Our resident Millennial digs into the history of the alcoholic salutation
As I write this, I am in my early twenties, a fact which carries a couple connotations—the truest of which being every person I’ve ever known is now getting married. That means I’ve had a front seat to several traditions. And I’ve noticed something: us primates have a tendency to build a lot of our rituals around food. We’ve taken something necessary for our survival and turned it into a communal act, and nowhere is that more evident than in the art of the toast.
Exactly when the tradition began is unknown, but we know one thing for certain: it did not originate as a method to avoid poisoning. The speculation was clinking glasses together would cause the liquid from both to spill into the other. If either party had poisoned the other, they wouldn’t drink out of the glass for fear of poisoning themselves.
It’s an interesting speculation, but so far, no historical evidence has been presented to support it. As for the actual reason why we raise and clink our glasses together, we can likely apply Occam’s razor. The simplest and most popular theory is we raise our glasses to offer the drink to the one or ones being honored, and clinking them together offers your drink to those around you.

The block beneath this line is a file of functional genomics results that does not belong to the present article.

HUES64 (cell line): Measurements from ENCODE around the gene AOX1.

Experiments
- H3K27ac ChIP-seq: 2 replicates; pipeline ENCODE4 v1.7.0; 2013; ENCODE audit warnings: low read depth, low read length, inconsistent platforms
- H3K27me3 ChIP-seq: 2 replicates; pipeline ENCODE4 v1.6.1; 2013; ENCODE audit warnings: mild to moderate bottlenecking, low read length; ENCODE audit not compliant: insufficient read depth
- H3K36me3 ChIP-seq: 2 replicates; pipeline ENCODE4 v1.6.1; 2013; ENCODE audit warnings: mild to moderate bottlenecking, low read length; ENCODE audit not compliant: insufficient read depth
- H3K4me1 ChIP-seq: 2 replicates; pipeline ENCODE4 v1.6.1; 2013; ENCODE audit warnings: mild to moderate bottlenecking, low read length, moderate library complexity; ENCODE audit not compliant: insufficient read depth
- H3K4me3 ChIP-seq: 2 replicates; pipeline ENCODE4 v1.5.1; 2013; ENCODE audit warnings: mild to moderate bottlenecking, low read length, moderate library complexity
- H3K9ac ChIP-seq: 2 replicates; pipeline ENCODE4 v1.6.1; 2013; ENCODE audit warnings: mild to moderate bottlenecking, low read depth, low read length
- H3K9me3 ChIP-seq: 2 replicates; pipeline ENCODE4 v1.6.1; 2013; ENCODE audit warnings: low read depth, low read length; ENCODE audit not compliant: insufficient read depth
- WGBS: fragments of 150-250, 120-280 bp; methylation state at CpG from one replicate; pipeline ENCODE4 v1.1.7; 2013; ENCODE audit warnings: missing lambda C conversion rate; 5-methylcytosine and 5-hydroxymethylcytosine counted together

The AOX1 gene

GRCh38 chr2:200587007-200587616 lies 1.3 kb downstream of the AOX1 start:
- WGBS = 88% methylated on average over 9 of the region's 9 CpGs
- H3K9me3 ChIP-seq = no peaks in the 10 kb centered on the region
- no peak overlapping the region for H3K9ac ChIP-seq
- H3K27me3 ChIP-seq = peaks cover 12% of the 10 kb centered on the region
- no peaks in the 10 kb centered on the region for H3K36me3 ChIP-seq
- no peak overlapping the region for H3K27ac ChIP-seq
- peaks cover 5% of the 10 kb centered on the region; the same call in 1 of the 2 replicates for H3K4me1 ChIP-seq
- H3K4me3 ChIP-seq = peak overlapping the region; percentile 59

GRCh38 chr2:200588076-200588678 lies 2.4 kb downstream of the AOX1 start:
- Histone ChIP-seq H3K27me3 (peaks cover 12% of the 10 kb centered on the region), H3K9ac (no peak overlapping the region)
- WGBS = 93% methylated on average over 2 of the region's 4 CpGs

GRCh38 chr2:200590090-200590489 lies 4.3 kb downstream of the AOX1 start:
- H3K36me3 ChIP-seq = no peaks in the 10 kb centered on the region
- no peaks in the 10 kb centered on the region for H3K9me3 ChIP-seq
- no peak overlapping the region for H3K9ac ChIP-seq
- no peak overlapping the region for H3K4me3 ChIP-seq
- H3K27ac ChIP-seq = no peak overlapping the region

No one civilization lays claim to the invention of toasting; in fact, there’s evidence that similar rituals existed in every civilization. Ulysses drinks to the health of Achilles in The Odyssey, Ancient Greeks drank to each others’ health, and the ancient Roman senate passed a decree stating that all citizens were required to drink to Emperor Augustus at every meal.
While the glass-raising ritual has existed for eras, it wasn’t given a name until the 16th century, likely coined by Shakespeare in The Merry Wives of Windsor. Falstaff requests “a quart of sack” with “a toast in’t,” or in modern English, a lot of wine with a literal piece of toast in it. Tossing a slice of stale bread in a jug of wine was common practice, done to soak up the wine’s acidity and improve the flavor.
Eventually, the act evolved to include drinking to others’ honor and health. In the 17th and 18th centuries, elaborate drinking games emerged, often with the end goal of impressing women. This is also where we get “toast of the town—” the more beautiful a woman was, the more men toasted to her.
Games included drinking from the woman’s shoe and the gentleman cutting himself, mixing his blood with the drink, and toasting to the woman in proof of her devotion. There really is nothing new under the sun, is there?
Which brings us back to the tradition of the wedding toast. Traditionally, the father of the bride thanks the guests for attending; the best man gives a groom-embarrassing speech; and the maid of honor follows suit. And at the end of each toast, we raise our glasses to a time-honored celebration of community.
Hillary Eames graduated from Covenant College with a BA in English December 2015. She’s lived in Chattanooga for thirteen years and has strong opinions on F. Scott Fitzgerald and superhero movies.